Several Liberal MPs have been inundated with inquiries from concerned constituents about the Government’s mooted push to reform land tax aggregation – which would see all property-owners pay land tax calculated on the total sum of their investments, reaping a budgeted $40 million a year for Treasury coffers.
The office of Davenport MP Steve Murray this week began replying to such inquiries with a pro forma email that has been obtained by InDaily.
“Many taxpayers will receive higher Land Tax bills under the new method, even if a mooted/potential lowered rate than the current one is applied,” Murray tells correspondents, before detailing three criteria he applies “when assessing the impact and the desirability of changes such as these”.
Unfortunately, the proposed Land Tax changes are in my view neither fair, nor sustainable, nor competitive… they fail all of the criteria
These criteria ask whether the changes are fair, sustainable for all parties and comparable to – and competitive with – those in operation in other similar jurisdictions.
“Unfortunately,” he concludes, “the proposed Land Tax changes are in my view neither fair, nor sustainable, nor competitive”.
“That is, they fail all of the criteria,” he writes.
“These changes will instead, in my view, have the following impacts:
1) They will unfairly penalise law-abiding citizens for their previous law-abiding behaviour and decisions.
2) They will lead in many cases to extraordinarily high increases in the amount of Land Tax payable.
3) They will increase the attraction, incentive and impetus for investors to leave SA and take their families, money, businesses and jobs with them.
4) They will magnify the quantum and the risk associated with the revaluation exercise currently being conducted by the Valuer-General as a result of a project initiated by the previous government.”
This, he said, “has the risk of increasing valuations, with commensurate knock-on impacts not just with higher Land Tax, but also higher charges for the Emergency Services Levy (ESL), SA Water Rates, and Council Rates”.
First-term backbencher Murray stepped down from the state party presidency in 2017 to focus on campaigning for Davenport, which he subsequently won at last year’s election.
A key member of the party’s ascendent conservative wing, he was one of four MPs who crossed the floor to protest the Marshall Government’s Mining Bill and its impact on farming properties.
His email goes on to note that Treasurer Rob Lucas “has flagged further consultation on the changes prior to finalising the legislation”.
“I remain hopeful this will lead to a better outcome,” he wrote.
I will continue to oppose the implementation of these proposed changes
“I am an advocate of no change from the current methodology and rates, unless and until there are vast improvements in the methods and fairness of the proposed changes to the Land Tax calculation.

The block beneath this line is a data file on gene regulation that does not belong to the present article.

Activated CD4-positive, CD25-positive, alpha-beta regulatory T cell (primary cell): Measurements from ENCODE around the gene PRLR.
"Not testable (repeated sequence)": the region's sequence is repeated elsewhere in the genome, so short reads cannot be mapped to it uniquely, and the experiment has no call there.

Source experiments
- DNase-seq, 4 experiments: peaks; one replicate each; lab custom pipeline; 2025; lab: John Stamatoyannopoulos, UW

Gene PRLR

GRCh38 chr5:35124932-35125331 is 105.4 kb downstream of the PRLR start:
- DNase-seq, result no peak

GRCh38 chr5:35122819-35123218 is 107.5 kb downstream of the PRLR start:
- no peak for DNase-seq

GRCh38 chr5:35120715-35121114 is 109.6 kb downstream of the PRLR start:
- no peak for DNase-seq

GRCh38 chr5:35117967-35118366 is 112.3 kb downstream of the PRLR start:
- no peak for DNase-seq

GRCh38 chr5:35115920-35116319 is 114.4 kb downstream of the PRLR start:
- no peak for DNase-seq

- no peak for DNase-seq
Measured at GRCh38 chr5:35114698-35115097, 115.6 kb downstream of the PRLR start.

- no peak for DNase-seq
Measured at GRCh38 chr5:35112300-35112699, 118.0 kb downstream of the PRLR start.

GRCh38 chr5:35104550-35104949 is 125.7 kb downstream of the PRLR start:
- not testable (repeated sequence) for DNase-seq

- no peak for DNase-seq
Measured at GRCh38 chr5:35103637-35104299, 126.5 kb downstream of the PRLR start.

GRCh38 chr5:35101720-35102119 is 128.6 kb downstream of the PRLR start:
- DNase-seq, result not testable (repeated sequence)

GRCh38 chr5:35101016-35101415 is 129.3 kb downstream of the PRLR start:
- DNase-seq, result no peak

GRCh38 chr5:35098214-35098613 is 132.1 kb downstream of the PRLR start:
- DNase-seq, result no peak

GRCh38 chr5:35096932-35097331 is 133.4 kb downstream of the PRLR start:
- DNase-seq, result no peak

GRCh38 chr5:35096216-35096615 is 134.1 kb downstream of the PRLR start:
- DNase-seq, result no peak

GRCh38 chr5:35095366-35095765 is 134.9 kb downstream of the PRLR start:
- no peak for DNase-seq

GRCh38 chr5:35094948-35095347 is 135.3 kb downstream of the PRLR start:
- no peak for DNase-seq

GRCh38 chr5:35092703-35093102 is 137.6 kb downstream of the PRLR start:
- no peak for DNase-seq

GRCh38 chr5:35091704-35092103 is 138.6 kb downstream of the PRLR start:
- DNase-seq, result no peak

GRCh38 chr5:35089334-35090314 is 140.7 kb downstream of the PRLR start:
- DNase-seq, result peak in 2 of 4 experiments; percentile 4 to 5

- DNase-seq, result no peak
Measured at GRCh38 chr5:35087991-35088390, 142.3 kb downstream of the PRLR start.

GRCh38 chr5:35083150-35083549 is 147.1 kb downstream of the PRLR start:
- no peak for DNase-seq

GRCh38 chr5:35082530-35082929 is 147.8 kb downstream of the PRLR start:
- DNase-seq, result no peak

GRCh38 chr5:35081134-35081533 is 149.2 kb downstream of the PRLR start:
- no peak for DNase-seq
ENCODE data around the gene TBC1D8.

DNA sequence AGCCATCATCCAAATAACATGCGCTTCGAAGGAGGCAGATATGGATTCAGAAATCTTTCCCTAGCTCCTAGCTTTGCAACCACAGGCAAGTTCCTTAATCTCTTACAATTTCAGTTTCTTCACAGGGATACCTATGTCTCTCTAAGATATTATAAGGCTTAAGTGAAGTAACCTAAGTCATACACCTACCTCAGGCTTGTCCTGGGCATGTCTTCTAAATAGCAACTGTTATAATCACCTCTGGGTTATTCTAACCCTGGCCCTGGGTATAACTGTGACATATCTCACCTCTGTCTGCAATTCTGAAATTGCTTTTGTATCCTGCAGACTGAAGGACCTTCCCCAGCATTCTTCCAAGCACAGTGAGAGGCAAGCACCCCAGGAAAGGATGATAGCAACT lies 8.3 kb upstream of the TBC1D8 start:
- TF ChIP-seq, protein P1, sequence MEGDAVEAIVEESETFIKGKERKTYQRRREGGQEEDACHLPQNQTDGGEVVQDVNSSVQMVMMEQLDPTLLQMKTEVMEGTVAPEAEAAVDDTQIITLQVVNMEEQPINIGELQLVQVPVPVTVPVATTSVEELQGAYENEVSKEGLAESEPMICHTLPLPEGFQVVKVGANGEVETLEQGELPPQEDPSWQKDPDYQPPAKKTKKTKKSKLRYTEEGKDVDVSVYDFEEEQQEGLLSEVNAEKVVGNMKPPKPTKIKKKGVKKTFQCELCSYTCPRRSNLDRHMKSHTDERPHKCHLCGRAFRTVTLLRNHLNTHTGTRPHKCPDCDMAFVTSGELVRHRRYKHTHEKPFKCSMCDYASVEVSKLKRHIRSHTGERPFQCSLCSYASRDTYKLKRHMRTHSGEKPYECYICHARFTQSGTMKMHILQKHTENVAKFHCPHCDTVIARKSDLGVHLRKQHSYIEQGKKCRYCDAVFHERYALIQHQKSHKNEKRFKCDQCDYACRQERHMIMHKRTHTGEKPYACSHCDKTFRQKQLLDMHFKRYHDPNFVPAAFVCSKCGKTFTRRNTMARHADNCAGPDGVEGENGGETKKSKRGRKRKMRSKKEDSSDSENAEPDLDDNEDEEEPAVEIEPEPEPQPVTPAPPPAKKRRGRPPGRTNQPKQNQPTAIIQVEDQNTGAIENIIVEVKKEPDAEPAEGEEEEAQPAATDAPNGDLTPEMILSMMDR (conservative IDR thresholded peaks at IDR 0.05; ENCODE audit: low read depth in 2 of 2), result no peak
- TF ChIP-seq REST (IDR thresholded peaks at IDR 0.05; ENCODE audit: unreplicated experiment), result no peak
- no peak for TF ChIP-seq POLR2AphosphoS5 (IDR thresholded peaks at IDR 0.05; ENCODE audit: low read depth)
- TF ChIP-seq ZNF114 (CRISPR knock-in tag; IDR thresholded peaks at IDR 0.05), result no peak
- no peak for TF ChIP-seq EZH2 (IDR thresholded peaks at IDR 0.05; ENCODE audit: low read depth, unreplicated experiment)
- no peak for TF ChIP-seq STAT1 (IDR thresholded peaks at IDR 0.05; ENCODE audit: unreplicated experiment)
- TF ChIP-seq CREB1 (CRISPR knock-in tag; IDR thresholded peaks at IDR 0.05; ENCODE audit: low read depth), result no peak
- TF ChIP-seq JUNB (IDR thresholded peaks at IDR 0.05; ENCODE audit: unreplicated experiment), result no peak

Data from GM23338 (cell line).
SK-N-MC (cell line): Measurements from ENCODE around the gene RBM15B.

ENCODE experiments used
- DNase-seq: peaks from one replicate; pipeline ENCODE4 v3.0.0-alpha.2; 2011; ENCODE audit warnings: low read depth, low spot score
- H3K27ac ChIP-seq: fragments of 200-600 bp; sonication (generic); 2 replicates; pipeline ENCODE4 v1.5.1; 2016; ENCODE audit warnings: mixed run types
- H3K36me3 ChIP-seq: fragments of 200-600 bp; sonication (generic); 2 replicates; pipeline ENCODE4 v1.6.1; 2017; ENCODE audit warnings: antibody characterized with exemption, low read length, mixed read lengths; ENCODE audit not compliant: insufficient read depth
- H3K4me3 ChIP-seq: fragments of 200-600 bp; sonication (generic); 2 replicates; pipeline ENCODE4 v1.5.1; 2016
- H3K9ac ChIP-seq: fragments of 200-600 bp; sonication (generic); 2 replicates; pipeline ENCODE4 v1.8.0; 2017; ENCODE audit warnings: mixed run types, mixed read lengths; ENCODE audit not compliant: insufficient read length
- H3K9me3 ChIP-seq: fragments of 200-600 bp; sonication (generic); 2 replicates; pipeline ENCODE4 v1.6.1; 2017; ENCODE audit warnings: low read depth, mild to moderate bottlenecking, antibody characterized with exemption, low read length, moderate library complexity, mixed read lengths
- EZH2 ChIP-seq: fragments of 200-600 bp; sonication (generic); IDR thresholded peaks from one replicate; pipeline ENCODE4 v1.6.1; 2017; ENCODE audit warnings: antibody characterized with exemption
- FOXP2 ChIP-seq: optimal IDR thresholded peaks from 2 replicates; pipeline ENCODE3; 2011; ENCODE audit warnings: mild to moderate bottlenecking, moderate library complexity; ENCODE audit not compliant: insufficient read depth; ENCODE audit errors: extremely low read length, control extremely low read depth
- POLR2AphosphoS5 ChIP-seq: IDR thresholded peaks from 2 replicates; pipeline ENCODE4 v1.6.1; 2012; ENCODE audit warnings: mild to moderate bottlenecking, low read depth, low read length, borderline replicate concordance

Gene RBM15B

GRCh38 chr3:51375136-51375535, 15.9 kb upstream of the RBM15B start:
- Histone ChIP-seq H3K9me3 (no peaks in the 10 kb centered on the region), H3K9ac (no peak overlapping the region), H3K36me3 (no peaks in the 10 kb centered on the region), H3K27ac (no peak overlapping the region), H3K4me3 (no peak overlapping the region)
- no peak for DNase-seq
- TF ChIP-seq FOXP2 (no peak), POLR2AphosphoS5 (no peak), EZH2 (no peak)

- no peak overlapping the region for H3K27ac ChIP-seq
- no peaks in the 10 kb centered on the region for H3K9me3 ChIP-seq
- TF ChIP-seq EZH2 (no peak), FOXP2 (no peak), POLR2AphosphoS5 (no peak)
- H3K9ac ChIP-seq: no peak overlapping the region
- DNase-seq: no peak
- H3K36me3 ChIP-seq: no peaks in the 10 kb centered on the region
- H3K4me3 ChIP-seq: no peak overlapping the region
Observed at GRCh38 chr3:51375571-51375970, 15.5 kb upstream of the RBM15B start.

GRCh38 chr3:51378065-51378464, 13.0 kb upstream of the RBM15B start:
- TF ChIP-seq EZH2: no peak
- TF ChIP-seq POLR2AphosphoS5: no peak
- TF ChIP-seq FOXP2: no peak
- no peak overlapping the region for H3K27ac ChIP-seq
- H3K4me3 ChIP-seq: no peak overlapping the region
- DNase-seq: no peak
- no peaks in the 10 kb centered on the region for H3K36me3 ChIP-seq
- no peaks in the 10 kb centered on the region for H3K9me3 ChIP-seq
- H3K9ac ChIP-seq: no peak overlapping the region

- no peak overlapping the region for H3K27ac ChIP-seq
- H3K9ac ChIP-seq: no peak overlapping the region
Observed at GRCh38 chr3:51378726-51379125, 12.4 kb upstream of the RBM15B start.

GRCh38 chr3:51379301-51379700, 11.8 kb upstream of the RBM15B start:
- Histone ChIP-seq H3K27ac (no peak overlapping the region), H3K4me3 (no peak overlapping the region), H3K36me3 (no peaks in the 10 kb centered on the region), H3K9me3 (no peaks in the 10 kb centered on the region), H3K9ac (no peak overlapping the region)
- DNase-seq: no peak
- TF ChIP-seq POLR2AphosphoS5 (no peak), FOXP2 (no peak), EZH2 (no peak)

“Accordingly, in the absence of those improvements, I will continue to oppose the implementation of these proposed changes, and argue instead for the retention of the current methods and arrangements.”
Contacted today by InDaily, Murray confirmed the email’s authenticity, suggesting he had an obligation to answer constituents’ questions forthrightly.
“People don’t want to pay politicians to waste their time,” he said.
However, he emphasised Lucas’s pledge to consult on the proposed changes – likely to be publicly detailed in coming days – saying: “The good news is the Treasurer’s on the job – I’m cautiously optimistic.”
His stance significantly escalates the stakes ahead of a joint party-room meeting next week in the Barossa, in which the political fallout of the land tax changes is likely to prompt strident debate – despite the matter not being listed on the agenda for the two-day event.
Murray is the first state MP to publicly rail against the changes to such an extent, although fellow Right-winger Sam Duluk urged caution in a recent News Corp column in which he suggested “appropriate and meaningful consultation with the property sector”.
It comes as the South Australian chapter of the Entrepreneurs’ Organisation – an international network of influential business owners with 186 chapters worldwide – today added its own voice to the chorus of business discontent, with president Andrew Phillips saying the proposed changes “will only serve to make SA less attractive” as an investment destination, “whilst also opening the floodgates for up-and-coming local entrepreneurs to move interstate”.
The message to entrepreneurs is – why invest in SA when New South Wales and Victoria present far superior opportunities?
“This initiative is not only an attack on aspirational citizens who have legally structured their holdings in a manner permitted by the Land Tax Act of 1936, but it reinforces the perception that we don’t know how to grow our economy organically,” he said in a statement.
“We are looking to our government to lay the foundation for increased entrepreneurial activity, rather than focusing on new ways to penalise growth and success.”
The Adelaide chapter, co-founded by Business SA CEO Martin Haese, has 50 members, with membership “open to entrepreneurs who have established businesses with a turnover in excess of USD$1million”.
Phillips said one member had recently arrived from South Africa, “where he had a substantial property portfolio and had intended on establishing a similar one here”.
“Sadly, his plans to enter the property market have now been shelved – and I wonder how many other ventures involving property have also now been parked due to the uncertainty the proposed changes bring,” he said.
“The message to entrepreneurs is – why invest in SA when New South Wales and Victoria present far superior opportunities?”
InDaily has sought comment from Treasurer Rob Lucas.
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